Drumpf risks new tariffs hurting US workers and businesses

President Drumpf’s decision to withdraw from the Paris Agreement goes against the climate and economic interests of the United States, argues the author of this opinion piece, and could lead to tariff measures imposed by leading trading partners that are legal under international trade law.

President Drumpf’s 1 June action exiting the Paris Climate Agreement, announced with a speech heavy with imaginary facts, probably will achieve the opposite of what he promised. His reckless blunder may drive other countries to enact new tariffs on US exports, which will harm, not help, American workers and businesses needlessly. The rest of the world was holding back, given US leadership in achieving Paris, but facing Drumpf, the European Parliament has already debated this possible response.

Leading US trade partners – including Mexico, the European Union, Japan, South Korea, Chile, and Australia – already impose a price on their own carbon pollution, and Canada, China, and others have decided to do so. China will operate the largest carbon pricing system in the world at the end of this year. Other nations are raising their own companies’ costs and putting them at a disadvantage in international trade, because they know climate change and air pollution will be even worse for them.

Their carbon emissions per person (including in China) are already less than half of America’s, and dramatically less in India. We Americans are responsible for the largest share of historical world greenhouse gas accumulations. And we are still the second largest emitter of new carbon pollution every year. Far from “laughing at us,” as Drumpf suggested, our partner countries have been leading and tolerating us.

But now that Drumpf has reversed US policy and moved aggressively to take advantage of them commercially and pollute their world even more, these nations could level the playing field by slapping new tariffs on goods from countries like ours that do not price our own pollution.

Those tariffs can be legal under global trade law. Article XX of the General Agreement on Tariffs and Trade authorises exceptions for measures related to conservation of an exhaustible natural resource such as clean air, and measures necessary to protect human, animal, or plant life or health, as long as the new tariff does not impose arbitrary or unreasonable discrimination between countries, and is not a disguised restriction on international trade. The World Trade Organization Appellate Body has approved such exceptions, including for US environmental laws that impede trade. Acting in the name of the Paris Agreement, a universally-signed environmental agreement, will further bolster the case that these measures qualify for Article XX.

Last year the US exported $2.2 trillion worth of goods and services. So now in the line of fire are US workers and companies that manufacture cars, aircraft, industrial machines, semiconductors, telecommunications gear, medical equipment, chemicals, pharmaceuticals, and plastics. Equally vulnerable are farmers and ranchers who sell soybeans, corn, meat, and poultry.

The US exports coal, crude oil, natural gas, and refined petroleum products. It has a trade surplus in refined products. Could this be why Exxon, US coal companies, and so many other companies urged Drumpf not to do this?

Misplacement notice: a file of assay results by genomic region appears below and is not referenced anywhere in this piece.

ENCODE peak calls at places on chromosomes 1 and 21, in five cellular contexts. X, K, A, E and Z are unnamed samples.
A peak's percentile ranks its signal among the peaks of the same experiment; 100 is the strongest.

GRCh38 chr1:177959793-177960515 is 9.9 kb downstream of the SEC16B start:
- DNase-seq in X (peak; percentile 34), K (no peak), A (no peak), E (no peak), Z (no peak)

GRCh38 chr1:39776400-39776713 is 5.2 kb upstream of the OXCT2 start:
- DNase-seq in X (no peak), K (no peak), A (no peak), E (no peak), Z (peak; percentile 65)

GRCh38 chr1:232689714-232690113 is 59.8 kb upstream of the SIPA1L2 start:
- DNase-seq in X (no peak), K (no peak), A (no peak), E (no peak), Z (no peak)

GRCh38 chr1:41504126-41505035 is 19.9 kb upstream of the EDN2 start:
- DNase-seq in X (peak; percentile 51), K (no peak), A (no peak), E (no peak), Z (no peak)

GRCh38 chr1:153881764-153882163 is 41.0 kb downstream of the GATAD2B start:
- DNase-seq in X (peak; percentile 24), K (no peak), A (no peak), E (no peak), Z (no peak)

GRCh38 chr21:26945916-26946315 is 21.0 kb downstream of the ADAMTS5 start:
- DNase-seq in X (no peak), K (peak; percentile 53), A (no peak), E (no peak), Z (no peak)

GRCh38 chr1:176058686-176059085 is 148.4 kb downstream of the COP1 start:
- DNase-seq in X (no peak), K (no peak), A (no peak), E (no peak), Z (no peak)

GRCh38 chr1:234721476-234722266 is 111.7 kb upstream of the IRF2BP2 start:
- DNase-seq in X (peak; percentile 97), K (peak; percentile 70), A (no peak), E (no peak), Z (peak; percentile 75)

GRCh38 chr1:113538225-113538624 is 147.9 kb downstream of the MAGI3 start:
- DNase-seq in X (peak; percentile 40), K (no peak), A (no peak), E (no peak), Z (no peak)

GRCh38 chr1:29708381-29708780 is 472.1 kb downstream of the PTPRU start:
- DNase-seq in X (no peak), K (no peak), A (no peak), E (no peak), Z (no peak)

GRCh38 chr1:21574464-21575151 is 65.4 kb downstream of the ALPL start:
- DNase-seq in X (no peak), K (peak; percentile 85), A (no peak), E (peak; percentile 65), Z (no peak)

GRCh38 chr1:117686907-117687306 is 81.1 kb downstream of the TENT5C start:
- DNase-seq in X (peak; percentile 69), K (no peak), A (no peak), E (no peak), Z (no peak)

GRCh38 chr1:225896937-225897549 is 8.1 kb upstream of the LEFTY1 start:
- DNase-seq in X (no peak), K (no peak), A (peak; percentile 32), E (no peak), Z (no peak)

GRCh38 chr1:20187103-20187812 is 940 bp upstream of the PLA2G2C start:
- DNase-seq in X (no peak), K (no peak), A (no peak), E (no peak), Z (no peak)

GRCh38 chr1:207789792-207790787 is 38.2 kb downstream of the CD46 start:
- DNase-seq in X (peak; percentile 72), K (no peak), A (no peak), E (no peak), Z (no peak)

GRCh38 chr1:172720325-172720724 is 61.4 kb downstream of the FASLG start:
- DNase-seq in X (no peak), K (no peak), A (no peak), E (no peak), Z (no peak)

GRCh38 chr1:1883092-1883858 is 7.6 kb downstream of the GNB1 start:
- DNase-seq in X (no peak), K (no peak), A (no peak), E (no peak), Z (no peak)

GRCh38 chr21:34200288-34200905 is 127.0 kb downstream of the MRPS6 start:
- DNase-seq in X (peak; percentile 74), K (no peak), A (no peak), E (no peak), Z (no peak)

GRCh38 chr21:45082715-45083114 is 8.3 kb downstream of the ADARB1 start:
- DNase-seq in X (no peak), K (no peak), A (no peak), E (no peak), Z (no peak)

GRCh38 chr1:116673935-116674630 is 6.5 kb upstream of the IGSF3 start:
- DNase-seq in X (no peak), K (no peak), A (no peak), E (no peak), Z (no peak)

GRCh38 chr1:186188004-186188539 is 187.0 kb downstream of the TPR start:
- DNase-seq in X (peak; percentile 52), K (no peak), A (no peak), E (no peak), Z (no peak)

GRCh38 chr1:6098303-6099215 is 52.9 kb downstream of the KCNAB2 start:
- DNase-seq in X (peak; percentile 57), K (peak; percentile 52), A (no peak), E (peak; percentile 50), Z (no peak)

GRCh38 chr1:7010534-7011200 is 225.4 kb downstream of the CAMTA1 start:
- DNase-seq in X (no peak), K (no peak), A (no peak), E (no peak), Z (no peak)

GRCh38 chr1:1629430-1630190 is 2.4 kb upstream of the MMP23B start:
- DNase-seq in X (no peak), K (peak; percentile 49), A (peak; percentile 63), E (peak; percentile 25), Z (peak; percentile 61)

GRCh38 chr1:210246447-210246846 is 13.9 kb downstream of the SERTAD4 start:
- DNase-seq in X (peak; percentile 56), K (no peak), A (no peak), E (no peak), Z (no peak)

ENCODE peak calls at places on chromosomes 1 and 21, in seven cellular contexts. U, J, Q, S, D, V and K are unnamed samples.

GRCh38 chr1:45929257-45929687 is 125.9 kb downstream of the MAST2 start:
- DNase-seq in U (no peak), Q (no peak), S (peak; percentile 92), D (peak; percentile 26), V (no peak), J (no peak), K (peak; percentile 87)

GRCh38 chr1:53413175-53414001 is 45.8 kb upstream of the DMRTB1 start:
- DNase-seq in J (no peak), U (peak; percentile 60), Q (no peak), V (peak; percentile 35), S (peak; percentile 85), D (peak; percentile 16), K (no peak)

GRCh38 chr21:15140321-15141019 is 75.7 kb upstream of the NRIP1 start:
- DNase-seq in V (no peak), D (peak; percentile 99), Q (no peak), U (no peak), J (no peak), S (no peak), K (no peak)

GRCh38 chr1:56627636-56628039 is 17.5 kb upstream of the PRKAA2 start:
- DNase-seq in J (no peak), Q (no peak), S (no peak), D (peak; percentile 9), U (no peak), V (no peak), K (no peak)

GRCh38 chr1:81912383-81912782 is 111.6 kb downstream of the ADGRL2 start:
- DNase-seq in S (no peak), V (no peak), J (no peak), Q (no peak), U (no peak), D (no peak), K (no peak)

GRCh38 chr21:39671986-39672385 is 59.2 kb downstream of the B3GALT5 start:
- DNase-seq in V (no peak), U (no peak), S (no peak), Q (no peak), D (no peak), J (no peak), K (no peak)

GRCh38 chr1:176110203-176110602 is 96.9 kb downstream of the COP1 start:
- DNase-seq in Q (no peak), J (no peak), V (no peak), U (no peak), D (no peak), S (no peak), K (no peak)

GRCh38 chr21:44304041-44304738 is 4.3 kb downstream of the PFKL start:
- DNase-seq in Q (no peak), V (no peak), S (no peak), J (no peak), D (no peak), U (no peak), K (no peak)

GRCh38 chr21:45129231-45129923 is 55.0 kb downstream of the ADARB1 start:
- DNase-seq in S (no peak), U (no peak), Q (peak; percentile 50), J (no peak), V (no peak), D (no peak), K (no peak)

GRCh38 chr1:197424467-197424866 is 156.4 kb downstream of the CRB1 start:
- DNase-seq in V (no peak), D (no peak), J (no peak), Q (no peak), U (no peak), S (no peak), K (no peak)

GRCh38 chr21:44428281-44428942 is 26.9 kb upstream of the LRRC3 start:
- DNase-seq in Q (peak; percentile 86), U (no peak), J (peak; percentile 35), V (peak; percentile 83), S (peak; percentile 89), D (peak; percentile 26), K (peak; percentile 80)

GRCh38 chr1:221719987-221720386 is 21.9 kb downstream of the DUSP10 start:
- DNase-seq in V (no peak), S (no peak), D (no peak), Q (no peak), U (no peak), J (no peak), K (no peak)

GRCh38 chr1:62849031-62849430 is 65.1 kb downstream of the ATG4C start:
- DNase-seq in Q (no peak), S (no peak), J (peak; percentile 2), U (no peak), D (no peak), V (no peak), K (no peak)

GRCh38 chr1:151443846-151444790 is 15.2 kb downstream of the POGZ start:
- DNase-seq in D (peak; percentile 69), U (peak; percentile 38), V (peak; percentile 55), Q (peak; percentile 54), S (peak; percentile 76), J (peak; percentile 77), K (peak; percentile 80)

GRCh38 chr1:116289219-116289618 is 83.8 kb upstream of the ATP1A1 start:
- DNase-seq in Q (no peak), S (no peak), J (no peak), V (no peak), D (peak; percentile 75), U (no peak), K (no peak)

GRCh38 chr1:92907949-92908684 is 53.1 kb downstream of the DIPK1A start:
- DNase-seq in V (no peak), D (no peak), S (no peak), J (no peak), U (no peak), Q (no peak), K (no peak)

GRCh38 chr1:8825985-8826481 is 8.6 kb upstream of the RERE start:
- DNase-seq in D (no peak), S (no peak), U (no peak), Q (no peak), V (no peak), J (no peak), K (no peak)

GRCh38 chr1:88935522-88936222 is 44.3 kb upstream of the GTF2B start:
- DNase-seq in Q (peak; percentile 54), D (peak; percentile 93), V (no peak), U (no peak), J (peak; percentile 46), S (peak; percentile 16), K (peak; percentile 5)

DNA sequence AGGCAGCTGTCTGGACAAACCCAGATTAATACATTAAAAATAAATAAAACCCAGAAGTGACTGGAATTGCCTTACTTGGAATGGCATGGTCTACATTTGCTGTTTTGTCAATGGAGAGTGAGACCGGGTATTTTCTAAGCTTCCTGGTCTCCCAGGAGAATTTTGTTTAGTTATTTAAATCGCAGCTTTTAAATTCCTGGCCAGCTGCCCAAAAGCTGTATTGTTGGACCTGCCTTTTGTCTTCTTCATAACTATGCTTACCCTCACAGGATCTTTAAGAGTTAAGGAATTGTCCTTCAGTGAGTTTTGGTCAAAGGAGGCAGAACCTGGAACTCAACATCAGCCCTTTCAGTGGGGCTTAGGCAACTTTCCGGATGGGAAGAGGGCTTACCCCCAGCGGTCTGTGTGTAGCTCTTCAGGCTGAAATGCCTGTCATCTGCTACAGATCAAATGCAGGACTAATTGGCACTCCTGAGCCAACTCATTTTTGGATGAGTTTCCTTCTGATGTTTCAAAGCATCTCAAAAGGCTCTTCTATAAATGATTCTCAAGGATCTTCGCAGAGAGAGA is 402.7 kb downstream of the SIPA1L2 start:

So Drumpf’s action was foolhardy even if one cared only about short-term US economic self-interest. This is before considering the greater harm he is causing Americans and the world by intensifying the coastal flooding, extreme weather, and illness we already suffer because of climate change, and by sacrificing international cooperation we need for a whole range of foreign policy goals.

To top it all, President Drumpf’s withdrawal was completely unnecessary. The UN agreement imposes no concrete policy steps on any country. What it requires is that each country make some pledge – of its own choice – to take action to address climate change beginning in 2020, and to implement its pledge. Drumpf could have changed President Obama’s pledge without withdrawing.

Drumpf’s claim that Paris exposed the US to legal liability is also threadbare. The Agreement does not authorise material sanctions against any country for failing to comply.

Perhaps Drumpf hoped that by triggering nationalistic pride, he might fool some Americans into accepting a reversal that will harm them. But most Americans disapprove of his move. Even among Drumpf voters, more than 6 in 10 favour taxing or regulating the pollution that causes global warming, or both, and only 1 in 5 support neither, according to a Yale survey.

Americans can have greater prosperity and protection from climate change at the same time. But to get them, we certainly need more competent, responsible leaders.

John S. Odell is Professor Emeritus of International Relations at the University of Southern California (USC) and Senior Fellow at the Centre for International Governance Innovation.

Kissing Paris goodbye, by Nancy Dorado-Curl

Regarding President Trump and the Paris climate accord: It reminds me of me as a child in the backyard. It would be raining outside, but I had made a playhouse from a shipping box, customized with windows, a door and curtains. I imagined it wasn’t raining, and I would sing and play in the soggy box until my mother screamed to get inside because “I would catch my death.”

Trump lives in a childish world of denial and ignorance. Scientific data backs up the relationship between CO2 emissions and climate change. Everybody else gets it. Why not Trump? Admission of error, to see the bigger picture — that makes a man.

For example, Mar-a-Lago is in Florida, the same state as Miami, which is planning to spend $500 million on pumps and elevated streets combating seawater flooding.

The only sane thing to do is to remain in the Paris accord, push for carbon tax and fee dividend and hope to God we can squeak in under the 400 ppm of C02 recommended by scientists, many of whom by now are probably unemployed.

Nancy Dorado-Curl, San Gabriel
San Gabriel Valley Tribune